Rizzuto was the David Eckstein of his era, but on a much bigger stage, and with a more formidable P.R. machine behind him.

 Clearly, Phil Rizzuto does not belong in The Hall.

The player whom I would replace him with is former Detroit Tigers shortstop Alan Trammell.  Whereas Rizzuto posted a career WAR of 41.8, Trammell easily outclasses him with a mark of 66.9.  By comparison, HOF’ers Eddie Murray, PeeWee Reese, Gary Carter and Roberto Alomar all produced lower career WAR than Trammell.

Trammell also posted a better career OPS+ of 110 to Rizzuto’s 93.

A much better power hitter, Trammell slugged 185 home runs in his career.  He also produced 652 extra base hits, nearly twice as many as Rizzuto’s 339.  Trammell’s triple slash line of .285 / .352 / .415 is also better than Rizzuto’s, as is his .767 OPS.

Trammell compiled 2,365 hits, 1,231 runs scored, and 1,003 RBI.  Each of these numbers are significantly higher than what Rizzuto produced.  And even accounting for the three years that Rizzuto missed while in the service, it is still unlikely that the would have matched Trammell’s totals in any of those categories.

Defensively, Trammell was no slouch, either.  He won four Gold Gloves, and finished his career with a dWAR of 7.5, not as good as Rizzuto’s, but not significantly worse, either.

Trammell finished second in A.L. MVP voting in 1987.  He won three Silver Sluggers as the best hitter at his position.  He also made six All Star Teams.

Clearly, Trammell was the better shortstop.  Removing Rizzuto from The Hall and replacing him with Alan Trammell would make The Hall incrementally better, but you have to start somewhere.

1984 World Series Hero, Alan Trammell 1991 Tig...

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2011 Hall of Fame Vote: The Good, the Bad, and the Utterly Perplexing

Jeff Bagwell

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The results are in, and there weren’t any major surprises.  Bert (we suddenly loved you all along) Blyleven (79.7%), and Robbie (sorry we messed up last year) Alomar (90%), were the only two players on this year’s ballot elected into the Major League Baseball Hall of Fame.

Looking over the percentage of votes each player received from the BBWAA revealed interesting results, some unexpected, some utterly perplexing.

THE GOOD:

1)  Roberto Alomar will now be enshrined in The Hall.  Alomar was a stunning offensive player, and although his defense was a bit overrated (see my last bl0g-post), he certainly belongs in The Hall.  Some bloggers / writers have Alomar rated as among the top three 2nd basemen of all-time.  I think that overstates his legacy a bit much.  I am comfortable rating Alomar in the top 5-10 second basemen ever.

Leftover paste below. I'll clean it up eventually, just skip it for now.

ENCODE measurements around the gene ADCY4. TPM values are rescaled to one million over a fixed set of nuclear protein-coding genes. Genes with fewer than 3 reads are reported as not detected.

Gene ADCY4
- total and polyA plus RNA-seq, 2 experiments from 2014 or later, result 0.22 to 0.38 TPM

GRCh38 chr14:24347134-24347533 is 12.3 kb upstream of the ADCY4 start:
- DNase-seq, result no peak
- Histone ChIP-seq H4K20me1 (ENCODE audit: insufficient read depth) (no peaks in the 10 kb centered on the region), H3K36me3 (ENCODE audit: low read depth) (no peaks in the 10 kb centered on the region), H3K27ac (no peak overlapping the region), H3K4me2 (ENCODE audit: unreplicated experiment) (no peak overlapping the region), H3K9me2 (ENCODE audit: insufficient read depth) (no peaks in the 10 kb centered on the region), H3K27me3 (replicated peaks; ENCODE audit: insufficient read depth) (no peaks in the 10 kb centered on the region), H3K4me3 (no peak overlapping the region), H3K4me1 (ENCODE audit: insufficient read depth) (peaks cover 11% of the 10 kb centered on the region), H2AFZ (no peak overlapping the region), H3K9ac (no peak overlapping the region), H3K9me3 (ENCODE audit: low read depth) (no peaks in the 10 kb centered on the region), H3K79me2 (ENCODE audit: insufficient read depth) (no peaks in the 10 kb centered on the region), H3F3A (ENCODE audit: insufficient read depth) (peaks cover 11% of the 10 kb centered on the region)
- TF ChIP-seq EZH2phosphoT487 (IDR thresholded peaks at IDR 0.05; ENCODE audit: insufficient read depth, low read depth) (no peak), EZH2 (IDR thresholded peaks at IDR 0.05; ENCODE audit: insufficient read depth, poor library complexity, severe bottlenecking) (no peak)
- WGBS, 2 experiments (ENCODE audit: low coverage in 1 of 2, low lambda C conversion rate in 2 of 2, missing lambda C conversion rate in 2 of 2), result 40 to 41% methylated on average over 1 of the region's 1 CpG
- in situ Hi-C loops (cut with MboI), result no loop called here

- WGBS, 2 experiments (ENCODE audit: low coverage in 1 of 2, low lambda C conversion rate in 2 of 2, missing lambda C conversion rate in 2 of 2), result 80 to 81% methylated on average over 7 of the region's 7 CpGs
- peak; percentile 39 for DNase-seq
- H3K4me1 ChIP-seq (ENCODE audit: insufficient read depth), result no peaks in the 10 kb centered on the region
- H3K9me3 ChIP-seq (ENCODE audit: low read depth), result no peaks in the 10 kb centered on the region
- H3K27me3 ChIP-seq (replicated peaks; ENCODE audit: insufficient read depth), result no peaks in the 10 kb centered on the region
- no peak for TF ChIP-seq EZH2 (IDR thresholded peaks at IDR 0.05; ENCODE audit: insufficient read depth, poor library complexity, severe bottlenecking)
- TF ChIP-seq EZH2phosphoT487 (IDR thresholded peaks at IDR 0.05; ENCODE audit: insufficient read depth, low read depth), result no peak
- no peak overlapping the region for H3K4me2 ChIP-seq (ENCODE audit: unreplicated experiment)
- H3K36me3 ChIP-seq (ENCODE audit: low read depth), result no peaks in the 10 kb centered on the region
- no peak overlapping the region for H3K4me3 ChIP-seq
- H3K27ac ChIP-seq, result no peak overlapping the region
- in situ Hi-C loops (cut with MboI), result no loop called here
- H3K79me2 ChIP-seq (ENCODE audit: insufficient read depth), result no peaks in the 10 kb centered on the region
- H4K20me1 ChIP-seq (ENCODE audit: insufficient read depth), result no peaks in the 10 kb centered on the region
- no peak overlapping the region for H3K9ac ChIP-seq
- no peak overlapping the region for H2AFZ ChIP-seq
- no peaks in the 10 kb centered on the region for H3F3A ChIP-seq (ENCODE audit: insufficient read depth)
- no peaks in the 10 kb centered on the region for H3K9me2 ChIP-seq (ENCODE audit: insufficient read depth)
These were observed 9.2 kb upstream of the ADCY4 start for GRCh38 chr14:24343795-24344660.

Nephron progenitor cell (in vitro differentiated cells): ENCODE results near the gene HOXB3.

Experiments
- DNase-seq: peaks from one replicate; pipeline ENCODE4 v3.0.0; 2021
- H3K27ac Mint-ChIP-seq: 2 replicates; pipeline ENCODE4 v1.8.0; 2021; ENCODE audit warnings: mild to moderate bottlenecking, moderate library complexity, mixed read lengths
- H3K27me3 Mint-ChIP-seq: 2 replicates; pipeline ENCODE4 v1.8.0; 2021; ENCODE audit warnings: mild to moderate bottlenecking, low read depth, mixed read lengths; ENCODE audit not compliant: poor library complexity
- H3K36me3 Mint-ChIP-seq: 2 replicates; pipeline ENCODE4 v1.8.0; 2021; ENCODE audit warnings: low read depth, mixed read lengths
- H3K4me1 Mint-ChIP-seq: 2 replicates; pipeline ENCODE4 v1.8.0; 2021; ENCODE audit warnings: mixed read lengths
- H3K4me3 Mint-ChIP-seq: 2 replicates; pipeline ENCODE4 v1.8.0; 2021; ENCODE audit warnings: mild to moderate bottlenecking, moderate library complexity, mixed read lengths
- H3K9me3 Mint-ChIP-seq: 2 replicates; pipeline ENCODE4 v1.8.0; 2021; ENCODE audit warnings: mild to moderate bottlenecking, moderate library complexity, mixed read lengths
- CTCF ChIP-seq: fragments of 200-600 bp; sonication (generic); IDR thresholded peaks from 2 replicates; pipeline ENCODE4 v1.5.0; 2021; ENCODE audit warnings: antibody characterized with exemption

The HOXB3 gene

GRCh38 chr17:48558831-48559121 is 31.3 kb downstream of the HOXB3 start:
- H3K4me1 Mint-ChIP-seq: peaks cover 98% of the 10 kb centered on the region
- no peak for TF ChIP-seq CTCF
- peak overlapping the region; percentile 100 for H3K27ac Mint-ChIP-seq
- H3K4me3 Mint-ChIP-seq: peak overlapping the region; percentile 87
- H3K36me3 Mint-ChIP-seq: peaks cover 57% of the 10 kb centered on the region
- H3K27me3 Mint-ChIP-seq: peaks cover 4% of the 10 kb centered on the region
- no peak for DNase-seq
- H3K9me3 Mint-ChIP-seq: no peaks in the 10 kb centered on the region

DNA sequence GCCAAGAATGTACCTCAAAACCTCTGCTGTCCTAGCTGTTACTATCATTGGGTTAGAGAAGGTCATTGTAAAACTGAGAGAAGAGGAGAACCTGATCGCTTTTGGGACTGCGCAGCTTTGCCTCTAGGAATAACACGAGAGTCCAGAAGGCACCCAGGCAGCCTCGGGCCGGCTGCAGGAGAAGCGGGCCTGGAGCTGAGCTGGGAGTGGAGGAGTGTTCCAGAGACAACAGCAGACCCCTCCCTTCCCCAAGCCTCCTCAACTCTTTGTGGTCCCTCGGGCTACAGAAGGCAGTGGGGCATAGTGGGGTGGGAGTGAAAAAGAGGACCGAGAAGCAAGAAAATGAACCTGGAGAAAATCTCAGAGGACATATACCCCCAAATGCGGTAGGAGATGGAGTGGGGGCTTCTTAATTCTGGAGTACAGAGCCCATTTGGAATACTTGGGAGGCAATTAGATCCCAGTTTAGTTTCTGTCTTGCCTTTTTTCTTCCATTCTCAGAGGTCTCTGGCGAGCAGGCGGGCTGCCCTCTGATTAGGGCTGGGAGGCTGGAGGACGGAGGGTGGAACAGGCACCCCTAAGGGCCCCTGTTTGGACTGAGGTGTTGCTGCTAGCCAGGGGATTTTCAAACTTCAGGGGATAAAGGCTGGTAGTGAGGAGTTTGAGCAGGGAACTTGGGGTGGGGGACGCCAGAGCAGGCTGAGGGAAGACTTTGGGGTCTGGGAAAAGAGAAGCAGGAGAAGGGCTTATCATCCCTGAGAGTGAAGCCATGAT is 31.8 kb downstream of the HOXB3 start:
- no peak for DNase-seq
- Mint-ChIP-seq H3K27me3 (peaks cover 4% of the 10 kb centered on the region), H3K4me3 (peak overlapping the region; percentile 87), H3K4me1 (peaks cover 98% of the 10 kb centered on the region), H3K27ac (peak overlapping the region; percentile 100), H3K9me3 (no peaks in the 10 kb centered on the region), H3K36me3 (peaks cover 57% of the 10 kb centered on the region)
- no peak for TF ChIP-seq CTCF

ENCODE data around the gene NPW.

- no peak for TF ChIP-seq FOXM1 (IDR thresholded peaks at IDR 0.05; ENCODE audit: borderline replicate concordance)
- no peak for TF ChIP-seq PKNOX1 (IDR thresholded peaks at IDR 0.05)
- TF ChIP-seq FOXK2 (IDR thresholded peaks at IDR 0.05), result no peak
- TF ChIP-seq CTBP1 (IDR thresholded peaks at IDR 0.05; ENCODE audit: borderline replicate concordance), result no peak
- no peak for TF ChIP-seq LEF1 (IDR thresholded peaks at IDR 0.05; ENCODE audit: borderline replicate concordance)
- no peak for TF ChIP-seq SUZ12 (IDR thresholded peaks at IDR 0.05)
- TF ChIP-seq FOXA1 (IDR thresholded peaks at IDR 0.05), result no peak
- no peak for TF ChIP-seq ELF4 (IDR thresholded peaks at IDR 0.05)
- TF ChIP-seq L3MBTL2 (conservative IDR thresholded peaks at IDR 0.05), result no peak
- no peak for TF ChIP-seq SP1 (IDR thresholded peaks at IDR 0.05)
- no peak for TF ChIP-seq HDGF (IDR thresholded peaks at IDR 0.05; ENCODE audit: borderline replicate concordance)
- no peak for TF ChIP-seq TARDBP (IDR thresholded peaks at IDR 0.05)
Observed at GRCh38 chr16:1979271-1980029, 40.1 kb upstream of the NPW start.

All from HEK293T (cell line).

2)  Bert Blyleven, the Bearded Dutchman, joins Alomar.   Personally, I don’t think I would have voted for Blyleven.  I know that some people will think it’s outrageous to hold this opinion, but if he was such an obvious HOF candidate, then why has he been passed over 13 previous times?  Some people point to his 3,701 career strikeouts (5th all-time) as one bit of evidence that he should be enshrined.  But he averaged 6.7 K’s / 9 innings in his career, good, but not great.

Voting for Blyleven isn’t voting for greatness; it voting for remarkable durability (he averaged 245 innings pitched per season in his career.)

So why file his election under THE GOOD?

First, because I have nothing against Blyleven personally, and there’s no reason to rain on his parade.  Obviously, this vote means a lot to Blyleven and his supporters.

Second, because now that his enshrinement is a done deal, we can start to focus a little more seriously on some of the other players who also deserve enshrinement.  Which brings us to…

3)  Barry Larkin: Larkin received a promising 62% of votes cast, an improvement over the 51% he received last year, his first on the ballot.  Larkin is one of the ten best shortstops of all-time, and the best N.L. shortstop of his era.  It will be interesting to see if his relatively strong showing this year represents his high-water mark, or if it is a stepping-stone to future Hall induction.

Next year’s relatively weak class of first-time HOF candidates, however, could work in his favor.  Let’s hope it does.

THE BAD:

1)  Jeff Bagwell, an obvious Hall of Famer if there ever was one (unless you really weren’t paying attention), received a lower percentage of votes (41.7%)  than I thought he would, and I had low expectations for him going into this election.  His (hopefully temporary) rejection does not, however, come as a surprise because, and there is no way to sugarcoat this, many of the BBWAA voters are cowards.

What are they afraid of?  They are afraid to induct a player that they know, statistically speaking, should be a first-ballot HOF’er because they believe he just MIGHT have used steroids.

Even though Bagwell’s name has never appeared on any list of users, and even though no former teammates of his have ever accused him of being a user,  somehow an internet driven whiff of scandal has created a false cloud of controversy over his name and reputation.

And the voters are deathly, and unreasonably, afraid that if they were to induct Bagwell into The Hall, and then it was later revealed that he was, after all, a steroid user, then they would look foolish.